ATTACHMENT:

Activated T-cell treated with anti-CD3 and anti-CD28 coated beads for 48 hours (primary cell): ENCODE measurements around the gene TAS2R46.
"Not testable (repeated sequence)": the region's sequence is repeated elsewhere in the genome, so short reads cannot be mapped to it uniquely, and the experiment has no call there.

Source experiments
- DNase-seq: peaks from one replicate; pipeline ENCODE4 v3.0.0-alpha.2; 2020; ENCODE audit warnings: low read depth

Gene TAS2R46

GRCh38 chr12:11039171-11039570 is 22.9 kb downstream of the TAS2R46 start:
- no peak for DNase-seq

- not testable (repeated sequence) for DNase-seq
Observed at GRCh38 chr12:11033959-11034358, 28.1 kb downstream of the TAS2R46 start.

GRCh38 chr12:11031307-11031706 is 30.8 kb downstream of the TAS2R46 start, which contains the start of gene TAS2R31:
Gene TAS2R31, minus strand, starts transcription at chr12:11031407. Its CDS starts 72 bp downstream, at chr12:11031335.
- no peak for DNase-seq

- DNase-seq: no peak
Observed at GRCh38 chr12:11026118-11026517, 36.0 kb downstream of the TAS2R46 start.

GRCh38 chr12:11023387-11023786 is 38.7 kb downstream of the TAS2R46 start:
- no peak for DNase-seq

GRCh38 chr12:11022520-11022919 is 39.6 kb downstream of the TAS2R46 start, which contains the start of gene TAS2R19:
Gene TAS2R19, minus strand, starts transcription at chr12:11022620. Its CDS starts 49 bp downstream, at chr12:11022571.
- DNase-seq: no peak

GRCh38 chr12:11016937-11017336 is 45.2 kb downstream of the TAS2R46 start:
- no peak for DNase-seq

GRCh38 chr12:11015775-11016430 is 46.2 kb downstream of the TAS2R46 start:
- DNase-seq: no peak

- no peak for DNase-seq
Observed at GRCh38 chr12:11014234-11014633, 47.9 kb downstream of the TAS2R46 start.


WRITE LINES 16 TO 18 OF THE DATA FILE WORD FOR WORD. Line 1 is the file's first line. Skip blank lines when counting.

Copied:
- no peak for DNase-seq

GRCh38 chr12:11022520-11022919 is 39.6 kb downstream of the TAS2R46 start, which contains the start of gene TAS2R19:
Gene TAS2R19, minus strand, starts transcription at chr12:11022620. Its CDS starts 49 bp downstream, at chr12:11022571.